A Closer Look at Neuropathy

A Closer Look at Neuropathy by Diane Boyko Achatz #TheWellnessUniverse #WUVIP #Neuropathy

The condition is “silent” in terms of visibility, but the physical pain of neuropathy can be explained in graphic detail as stabbing, piercing, tingling, and painful numbness.

Believe me when I tell you that even the numbness can be painful; a conundrum that I experience but cannot explain. Unfortunately, it is often difficult to remain silent while in the throes of neuropathic pain.

What is Neuropathy and What are the Symptoms?

Neuropathy is a term that refers to general diseases or malfunctions of the nerves. Nerves at any location in the body can be damaged from injury or disease. Neuropathy is often classified according to the types or location of nerves that are affected. It can also be classified according to the disease causing it. People first become aware of peripheral neuropathy with symptoms often beginning in the feet as a gradual onset of loss of feeling or numbness, tingling or pain.

Types of Neuropathy:

Until I set out to research the topic, I was unaware of the several types of neuropathy:

  1. Peripheral Neuropathy:

Peripheral neuropathy affects the nerves outside of the brain and spinal cord. This type of neuropathy affects the extremities: toes, feet, legs, fingers, hands, and arms. Peripheral neuropathy is not a single disease. It’s a general term for a series of disorders that result from damage to the body’s peripheral nervous system.

The peripheral nervous system (PNS) connects the nerves running from the brain and spinal cord to the rest of the body, the arms and hands, legs and feet, internal organs, joints, and even the mouth, eyes, ears, nose, and skin. Peripheral neuropathy occurs when nerves are damaged or destroyed and can’t send messages from the brain and spinal cord to the muscles, skin and other parts of the body. Peripheral neuropathy can affect multiple nerves (polyneuropathy) or only one nerve or nerve group (mononeuropathy) at a time.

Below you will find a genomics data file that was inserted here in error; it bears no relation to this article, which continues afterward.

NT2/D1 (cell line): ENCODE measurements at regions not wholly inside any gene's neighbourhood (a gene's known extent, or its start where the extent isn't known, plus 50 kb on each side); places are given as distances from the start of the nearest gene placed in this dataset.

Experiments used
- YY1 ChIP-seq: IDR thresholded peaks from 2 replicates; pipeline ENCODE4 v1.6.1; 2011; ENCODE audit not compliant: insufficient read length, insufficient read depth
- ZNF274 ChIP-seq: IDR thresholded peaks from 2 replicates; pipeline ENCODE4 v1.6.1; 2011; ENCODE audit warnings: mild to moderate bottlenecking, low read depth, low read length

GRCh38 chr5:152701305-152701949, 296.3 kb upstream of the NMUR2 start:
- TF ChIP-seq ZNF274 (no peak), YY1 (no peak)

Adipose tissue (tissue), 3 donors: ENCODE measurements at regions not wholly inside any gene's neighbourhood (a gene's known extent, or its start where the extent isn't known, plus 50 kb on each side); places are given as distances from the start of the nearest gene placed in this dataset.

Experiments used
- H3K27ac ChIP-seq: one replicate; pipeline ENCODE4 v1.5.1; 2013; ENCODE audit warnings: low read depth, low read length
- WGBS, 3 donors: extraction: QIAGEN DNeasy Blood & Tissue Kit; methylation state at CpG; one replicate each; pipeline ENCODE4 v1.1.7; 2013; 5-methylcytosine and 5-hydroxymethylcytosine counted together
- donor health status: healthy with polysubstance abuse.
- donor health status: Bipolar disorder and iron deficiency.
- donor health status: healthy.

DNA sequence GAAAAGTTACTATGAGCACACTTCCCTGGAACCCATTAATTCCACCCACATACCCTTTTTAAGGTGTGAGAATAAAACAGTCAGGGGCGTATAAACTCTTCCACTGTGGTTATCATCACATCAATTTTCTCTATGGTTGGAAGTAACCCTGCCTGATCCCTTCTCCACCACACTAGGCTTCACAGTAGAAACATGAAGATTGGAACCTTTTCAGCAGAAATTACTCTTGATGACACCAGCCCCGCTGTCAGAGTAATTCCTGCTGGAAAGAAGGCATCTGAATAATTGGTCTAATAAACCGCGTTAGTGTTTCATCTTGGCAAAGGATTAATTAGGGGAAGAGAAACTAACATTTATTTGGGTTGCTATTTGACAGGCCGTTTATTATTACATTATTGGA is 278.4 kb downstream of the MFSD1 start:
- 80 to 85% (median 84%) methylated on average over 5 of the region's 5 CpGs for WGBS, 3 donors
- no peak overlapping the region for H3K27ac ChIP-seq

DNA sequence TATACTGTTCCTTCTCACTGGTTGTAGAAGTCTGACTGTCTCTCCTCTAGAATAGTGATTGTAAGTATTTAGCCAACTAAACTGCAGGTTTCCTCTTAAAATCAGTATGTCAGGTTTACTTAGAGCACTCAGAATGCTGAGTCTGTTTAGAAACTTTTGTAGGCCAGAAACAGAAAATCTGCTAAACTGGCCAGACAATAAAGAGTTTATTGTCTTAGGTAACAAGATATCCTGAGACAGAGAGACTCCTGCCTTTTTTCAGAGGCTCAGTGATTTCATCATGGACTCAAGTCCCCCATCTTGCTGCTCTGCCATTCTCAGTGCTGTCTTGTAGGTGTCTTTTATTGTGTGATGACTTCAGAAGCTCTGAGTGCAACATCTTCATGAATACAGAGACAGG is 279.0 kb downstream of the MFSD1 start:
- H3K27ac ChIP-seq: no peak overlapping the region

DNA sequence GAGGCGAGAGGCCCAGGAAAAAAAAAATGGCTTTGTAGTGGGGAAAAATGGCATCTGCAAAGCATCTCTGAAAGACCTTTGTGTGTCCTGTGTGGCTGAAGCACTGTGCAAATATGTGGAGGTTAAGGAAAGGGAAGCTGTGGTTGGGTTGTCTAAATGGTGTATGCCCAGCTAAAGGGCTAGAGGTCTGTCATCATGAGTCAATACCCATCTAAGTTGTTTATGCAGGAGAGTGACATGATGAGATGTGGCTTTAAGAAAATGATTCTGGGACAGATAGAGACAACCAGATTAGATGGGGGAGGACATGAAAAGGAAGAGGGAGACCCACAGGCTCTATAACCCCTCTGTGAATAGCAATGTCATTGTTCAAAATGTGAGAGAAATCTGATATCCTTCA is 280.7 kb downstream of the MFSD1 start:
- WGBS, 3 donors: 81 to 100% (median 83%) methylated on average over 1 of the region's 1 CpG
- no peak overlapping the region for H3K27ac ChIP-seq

1. Mononeuropathy:

Mononeuropathy can affect multiple nerves (polyneuropathy) or only one nerve or nerve group (mononeuropathy) at a time. This is usually the result of damage to a single nerve or nerve group by trauma, injury, local compression, prolonged pressure, or inflammation. Examples of mononeuropathy are carpal tunnel syndrome, affecting the wrist and hand, and Bell’s palsy which affects facial nerves. Mononeuropathy can also cause pain in the shoulders, thighs, hips, or buttocks.

  1. Cranial Neuropathy:

Cranial neuropathy occurs when any of the twelve cranial nerves (nerves that exit from the brain directly) are damaged. Two specific types of cranial neuropathy are optical neuropathy and auditory neuropathy.

  1. Autonomic Neuropathy:

Autonomic neuropathy is damage to the nerves of the involuntary nervous system. These nerves that control the heart and circulation, digestion, bowel and bladder function, sexual response, and perspiration.

What Causes Neuropathy?